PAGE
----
Strep Throat (GAS) (cont.)
John Mersch, MD, FAAP
Dr. Mersch received his Bachelor of Arts degree from the University of California, San Diego, and prior to entering the University Of Southern California School Of Medicine, was a graduate student (attaining PhD candidate status) in Experimental Pathology at USC. He attended internship and residency at Children's Hospital Los Angeles.
Steven Doerr, MD
Steven Doerr, MD, is a U.S. board-certified Emergency Medicine Physician. Dr. Doerr received his undergraduate degree in Spanish from the University of Colorado at Boulder. He graduated with his Medical Degree from the University Of Colorado Health Sciences Center in Denver, Colorado in 1998 and completed his residency training in Emergency Medicine from Denver Health Medical Center in Denver, Colorado in 2002, where he also served as Chief Resident.
In this Article
- Strep throat facts
- What is strep throat and what causes strep throat?
- What are the signs and symptoms of strep throat?
- Are the signs and symptoms of strep throat different in various age groups?
- Is strep throat contagious?
- How is the diagnosis of strep throat established?
- What are home remedies, OTC, and medical treatments for strep throat?
- What are the potential complications of strep throat?
- How can I prevent contracting strep throat?
- Just a Sore Throat or Strep - Slideshow
- Take the Strep Throat Infection Quiz!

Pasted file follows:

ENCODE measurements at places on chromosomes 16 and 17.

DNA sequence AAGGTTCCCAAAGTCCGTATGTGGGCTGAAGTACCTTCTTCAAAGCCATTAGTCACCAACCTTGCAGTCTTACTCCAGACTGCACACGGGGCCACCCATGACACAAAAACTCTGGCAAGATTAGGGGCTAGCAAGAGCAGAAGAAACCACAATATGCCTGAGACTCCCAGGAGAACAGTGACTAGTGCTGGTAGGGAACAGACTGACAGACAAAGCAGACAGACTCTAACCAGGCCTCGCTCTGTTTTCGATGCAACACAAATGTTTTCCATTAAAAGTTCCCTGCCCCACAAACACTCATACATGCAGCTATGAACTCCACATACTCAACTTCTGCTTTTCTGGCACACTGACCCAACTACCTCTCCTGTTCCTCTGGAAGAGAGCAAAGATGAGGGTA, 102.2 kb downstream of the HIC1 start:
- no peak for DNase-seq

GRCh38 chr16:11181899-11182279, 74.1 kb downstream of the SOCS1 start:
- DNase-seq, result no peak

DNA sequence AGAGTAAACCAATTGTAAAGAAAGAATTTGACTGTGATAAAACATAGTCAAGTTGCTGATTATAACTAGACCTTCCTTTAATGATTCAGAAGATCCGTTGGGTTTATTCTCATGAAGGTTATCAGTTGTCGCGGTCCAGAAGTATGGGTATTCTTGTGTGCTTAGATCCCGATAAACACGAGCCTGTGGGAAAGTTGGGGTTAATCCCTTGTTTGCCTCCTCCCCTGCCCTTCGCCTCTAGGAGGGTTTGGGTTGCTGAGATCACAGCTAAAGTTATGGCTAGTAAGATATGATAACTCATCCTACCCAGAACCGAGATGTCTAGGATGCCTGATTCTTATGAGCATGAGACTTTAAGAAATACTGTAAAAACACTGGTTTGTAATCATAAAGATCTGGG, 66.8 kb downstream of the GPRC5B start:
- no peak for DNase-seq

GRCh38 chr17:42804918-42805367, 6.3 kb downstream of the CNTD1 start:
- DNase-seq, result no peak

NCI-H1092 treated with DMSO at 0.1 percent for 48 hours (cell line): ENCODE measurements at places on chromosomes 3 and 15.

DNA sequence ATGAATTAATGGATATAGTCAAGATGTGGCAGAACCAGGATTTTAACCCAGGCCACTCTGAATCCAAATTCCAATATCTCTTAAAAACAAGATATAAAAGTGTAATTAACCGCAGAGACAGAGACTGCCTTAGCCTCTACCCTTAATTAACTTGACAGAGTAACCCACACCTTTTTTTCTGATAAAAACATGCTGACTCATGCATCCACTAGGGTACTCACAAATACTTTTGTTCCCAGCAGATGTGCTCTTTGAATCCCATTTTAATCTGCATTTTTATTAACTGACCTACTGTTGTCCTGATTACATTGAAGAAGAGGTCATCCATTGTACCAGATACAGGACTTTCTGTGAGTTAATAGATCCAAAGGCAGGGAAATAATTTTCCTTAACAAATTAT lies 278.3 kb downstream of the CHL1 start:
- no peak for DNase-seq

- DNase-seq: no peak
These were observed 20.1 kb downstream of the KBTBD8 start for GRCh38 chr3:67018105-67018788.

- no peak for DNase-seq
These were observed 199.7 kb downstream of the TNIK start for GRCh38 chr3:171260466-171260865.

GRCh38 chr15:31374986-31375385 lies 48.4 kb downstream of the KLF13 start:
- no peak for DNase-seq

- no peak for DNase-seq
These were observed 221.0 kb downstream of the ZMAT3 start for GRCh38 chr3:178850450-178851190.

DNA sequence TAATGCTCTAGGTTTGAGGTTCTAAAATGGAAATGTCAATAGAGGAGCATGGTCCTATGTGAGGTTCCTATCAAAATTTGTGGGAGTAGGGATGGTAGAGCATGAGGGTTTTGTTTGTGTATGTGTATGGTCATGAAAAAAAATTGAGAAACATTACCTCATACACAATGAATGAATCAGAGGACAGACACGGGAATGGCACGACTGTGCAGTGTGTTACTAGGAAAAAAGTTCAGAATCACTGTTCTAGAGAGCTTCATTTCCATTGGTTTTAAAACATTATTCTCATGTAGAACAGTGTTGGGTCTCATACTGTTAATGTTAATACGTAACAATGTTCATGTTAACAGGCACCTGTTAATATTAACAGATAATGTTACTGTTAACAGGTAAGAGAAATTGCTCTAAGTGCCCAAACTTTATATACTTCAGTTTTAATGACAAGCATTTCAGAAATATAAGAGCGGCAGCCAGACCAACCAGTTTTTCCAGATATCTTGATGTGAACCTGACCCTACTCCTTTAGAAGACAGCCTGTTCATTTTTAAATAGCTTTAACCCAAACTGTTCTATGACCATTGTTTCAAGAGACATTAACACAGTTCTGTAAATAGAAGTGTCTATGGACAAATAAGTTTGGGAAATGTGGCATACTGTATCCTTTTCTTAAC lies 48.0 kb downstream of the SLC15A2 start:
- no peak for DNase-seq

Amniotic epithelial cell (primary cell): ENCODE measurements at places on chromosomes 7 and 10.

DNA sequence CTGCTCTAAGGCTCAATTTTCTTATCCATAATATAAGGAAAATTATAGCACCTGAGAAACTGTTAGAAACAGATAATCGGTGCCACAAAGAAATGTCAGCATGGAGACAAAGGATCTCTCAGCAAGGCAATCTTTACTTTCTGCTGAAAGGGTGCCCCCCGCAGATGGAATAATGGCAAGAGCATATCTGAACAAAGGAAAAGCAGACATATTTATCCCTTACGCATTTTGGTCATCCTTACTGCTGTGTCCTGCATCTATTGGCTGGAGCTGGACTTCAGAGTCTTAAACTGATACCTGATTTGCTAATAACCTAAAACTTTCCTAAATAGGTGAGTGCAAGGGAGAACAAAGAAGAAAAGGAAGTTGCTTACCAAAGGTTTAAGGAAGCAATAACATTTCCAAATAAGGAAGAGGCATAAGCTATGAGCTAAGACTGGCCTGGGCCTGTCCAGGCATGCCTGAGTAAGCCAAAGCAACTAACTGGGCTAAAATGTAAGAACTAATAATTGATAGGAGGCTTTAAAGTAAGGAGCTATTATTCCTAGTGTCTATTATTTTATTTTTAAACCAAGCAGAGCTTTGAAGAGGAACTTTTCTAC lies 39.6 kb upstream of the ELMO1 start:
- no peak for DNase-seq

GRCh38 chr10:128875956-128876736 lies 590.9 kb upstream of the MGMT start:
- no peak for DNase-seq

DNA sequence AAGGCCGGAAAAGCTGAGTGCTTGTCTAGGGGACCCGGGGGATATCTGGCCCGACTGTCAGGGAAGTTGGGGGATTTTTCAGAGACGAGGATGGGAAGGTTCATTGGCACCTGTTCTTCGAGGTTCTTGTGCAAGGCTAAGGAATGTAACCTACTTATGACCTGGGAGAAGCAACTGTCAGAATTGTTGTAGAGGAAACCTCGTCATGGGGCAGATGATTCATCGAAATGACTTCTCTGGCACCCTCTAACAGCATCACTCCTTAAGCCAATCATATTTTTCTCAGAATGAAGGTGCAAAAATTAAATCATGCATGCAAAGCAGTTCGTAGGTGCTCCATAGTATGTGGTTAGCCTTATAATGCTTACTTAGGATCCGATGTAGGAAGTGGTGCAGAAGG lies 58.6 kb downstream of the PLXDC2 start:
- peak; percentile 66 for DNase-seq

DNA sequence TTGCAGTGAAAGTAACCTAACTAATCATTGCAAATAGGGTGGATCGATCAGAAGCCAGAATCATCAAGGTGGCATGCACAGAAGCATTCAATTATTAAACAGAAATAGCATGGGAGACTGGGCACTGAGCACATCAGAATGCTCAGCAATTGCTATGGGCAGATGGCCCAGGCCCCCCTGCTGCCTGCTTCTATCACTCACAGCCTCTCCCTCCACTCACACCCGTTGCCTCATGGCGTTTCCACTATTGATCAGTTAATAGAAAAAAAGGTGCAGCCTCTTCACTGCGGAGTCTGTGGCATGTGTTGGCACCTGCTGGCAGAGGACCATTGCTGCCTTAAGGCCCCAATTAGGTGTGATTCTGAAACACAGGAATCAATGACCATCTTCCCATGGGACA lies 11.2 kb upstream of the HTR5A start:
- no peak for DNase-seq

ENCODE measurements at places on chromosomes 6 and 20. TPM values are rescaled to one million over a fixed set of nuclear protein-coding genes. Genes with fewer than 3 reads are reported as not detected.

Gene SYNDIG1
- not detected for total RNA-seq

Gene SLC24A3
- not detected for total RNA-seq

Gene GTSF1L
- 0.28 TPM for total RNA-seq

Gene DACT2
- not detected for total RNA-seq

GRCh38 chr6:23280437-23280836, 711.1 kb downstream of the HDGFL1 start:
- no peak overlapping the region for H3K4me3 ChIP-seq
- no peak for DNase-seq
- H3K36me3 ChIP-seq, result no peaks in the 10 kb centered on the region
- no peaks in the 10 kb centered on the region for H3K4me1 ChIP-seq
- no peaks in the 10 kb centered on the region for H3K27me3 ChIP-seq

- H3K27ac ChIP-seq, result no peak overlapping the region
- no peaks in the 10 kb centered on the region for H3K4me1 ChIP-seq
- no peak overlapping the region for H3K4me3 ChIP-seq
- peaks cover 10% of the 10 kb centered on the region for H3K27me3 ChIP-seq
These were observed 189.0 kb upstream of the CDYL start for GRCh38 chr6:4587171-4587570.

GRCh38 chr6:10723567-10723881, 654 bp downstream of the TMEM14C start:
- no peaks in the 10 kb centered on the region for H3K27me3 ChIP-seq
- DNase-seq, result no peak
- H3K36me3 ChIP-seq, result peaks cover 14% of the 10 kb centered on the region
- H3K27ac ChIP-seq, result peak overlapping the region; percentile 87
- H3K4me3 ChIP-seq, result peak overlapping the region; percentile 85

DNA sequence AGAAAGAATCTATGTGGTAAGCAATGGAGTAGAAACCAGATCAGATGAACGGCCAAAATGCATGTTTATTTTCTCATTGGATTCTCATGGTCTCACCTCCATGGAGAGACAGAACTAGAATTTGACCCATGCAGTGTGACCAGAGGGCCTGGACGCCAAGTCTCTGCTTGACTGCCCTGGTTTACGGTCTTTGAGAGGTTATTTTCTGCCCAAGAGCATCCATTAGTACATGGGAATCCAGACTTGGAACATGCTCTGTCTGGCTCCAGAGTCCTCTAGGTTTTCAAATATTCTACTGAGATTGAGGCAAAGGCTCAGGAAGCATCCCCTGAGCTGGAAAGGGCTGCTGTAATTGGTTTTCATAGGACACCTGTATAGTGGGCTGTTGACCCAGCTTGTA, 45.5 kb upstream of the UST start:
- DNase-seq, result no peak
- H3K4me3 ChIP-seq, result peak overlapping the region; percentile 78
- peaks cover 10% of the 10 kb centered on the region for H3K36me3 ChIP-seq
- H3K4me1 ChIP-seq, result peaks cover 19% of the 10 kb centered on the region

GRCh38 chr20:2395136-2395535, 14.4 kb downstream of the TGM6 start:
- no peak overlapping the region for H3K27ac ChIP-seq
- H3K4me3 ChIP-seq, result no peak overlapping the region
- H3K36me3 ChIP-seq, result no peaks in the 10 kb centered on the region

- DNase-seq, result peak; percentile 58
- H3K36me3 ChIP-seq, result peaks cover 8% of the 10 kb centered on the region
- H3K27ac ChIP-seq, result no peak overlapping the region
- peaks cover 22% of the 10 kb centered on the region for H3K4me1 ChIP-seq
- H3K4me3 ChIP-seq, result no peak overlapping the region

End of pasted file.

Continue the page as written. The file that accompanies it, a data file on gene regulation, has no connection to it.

- Infectious Mononucleosis - Slideshow
- Strep Throat (Streptococcal) Infection FAQs
What are the potential complications of strep throat?
The possible complications of strep throat include:
- Acute rheumatic fever (see below),
- Glomerulonephritis (see below),
- Otitis media (middle ear infection),
- Toxic shock syndrome (a rare but severe complication which may result in the failure of multiple organs and may thus be fatal),
- Peritonsillar abscess or retropharyngeal abscess (walled off infection containing GAS bacteria and pus which may encroach upon the structures in the back of the throat or invade and rupture into deeper structures which may ultimately be fatal), and PANDAS (Pediatric Autoimmune Neuropsychiatric Disorder Associated with Strep) - (see below).
Acute rheumatic fever (ARF): While rare, this complication of an untreated or inadequately treated strep infection can have devastating and lifelong consequences. It is believed that due to incomplete eradication of the strep bacteria, certain GAS develop an immune response which may attack the joints leading to permanent arthritis. More concerning is the autoimmune response to the heart valves which may damage them and may result in heart failure. Many studies have shown that effective and appropriate antibiotic therapy for strep throat vastly reduces the likelihood of developing ARF.
Glomerulonephritis: Similar to the aberration of the immune response seen with ARF, autoantibodies may develop to the microscopic filters (glomeruli) of the kidney. This complication more commonly affects children between 7 to 10 years of age. While more common than acute rheumatic fever, glomerulonephritis carries a less ominous prognosis. Helpful therapies exist and most children make a complete recovery and do not experience long-term kidney damage. Unlike ARF, the development of glomerulonephritis is not necessarily prevented by effective antibiotic treatment.
PANDAS (Pediatric Autoimmune Neuropsychiatric Disorder Associated with Strep): Specialists debate the proposed link of a GAS infection in children with the development and/or worsening of obsessive-compulsive behaviors or tic disorder (Tourette's syndrome in the extreme). One area being researched in this controversial condition is whether antibiotic therapy affects the development of or severity of the disorder.
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